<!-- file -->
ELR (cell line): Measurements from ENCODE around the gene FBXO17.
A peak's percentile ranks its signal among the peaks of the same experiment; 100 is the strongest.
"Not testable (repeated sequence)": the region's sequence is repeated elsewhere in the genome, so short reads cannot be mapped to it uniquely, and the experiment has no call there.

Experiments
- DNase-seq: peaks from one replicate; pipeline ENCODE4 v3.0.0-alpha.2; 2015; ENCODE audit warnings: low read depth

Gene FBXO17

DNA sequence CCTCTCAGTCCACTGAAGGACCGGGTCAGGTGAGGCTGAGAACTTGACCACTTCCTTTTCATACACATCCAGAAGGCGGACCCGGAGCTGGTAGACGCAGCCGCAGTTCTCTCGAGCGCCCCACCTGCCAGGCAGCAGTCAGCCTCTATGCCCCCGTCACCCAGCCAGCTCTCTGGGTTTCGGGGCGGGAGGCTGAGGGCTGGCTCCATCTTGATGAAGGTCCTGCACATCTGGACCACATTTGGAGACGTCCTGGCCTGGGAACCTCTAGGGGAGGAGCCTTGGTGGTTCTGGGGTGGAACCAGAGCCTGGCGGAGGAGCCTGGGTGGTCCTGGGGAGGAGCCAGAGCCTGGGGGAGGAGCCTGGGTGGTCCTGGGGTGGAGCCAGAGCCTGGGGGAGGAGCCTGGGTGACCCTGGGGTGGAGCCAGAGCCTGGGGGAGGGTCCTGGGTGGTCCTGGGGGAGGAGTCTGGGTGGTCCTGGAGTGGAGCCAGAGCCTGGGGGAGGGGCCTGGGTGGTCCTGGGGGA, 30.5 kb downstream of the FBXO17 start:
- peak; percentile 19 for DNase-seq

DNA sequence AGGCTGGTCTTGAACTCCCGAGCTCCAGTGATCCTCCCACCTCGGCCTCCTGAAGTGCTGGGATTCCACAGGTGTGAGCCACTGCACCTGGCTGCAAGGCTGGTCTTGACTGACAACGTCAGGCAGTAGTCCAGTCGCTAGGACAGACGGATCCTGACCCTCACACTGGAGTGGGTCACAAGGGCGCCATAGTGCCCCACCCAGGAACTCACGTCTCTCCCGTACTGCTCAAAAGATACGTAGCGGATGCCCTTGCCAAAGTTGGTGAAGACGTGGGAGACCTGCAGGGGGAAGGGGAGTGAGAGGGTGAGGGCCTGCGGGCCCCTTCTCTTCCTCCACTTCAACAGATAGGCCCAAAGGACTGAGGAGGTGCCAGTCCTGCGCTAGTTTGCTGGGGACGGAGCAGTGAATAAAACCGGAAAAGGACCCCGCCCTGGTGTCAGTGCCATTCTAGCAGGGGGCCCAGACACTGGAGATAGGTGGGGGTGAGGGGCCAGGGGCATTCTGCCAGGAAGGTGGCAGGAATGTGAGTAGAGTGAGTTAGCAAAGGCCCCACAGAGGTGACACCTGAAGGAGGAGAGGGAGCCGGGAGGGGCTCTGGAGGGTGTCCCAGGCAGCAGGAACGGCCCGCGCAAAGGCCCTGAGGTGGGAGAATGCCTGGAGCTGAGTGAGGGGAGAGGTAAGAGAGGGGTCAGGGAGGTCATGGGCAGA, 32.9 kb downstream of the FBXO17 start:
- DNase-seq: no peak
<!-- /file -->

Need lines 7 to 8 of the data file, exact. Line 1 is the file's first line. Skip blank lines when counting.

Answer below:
DNA sequence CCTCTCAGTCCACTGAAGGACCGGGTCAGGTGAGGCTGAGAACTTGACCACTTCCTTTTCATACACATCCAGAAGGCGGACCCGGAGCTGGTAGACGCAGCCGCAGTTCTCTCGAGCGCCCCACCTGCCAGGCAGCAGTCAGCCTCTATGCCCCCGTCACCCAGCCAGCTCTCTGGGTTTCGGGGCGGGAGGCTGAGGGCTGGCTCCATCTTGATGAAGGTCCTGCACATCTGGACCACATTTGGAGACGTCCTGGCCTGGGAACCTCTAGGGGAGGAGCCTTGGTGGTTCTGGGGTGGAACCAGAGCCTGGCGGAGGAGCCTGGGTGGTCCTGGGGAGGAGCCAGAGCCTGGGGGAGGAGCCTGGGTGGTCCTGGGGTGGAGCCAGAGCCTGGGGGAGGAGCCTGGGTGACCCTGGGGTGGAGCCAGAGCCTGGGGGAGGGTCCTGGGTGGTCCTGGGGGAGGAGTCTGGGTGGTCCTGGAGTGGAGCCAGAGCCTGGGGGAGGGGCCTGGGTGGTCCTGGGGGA, 30.5 kb downstream of the FBXO17 start:
- peak; percentile 19 for DNase-seq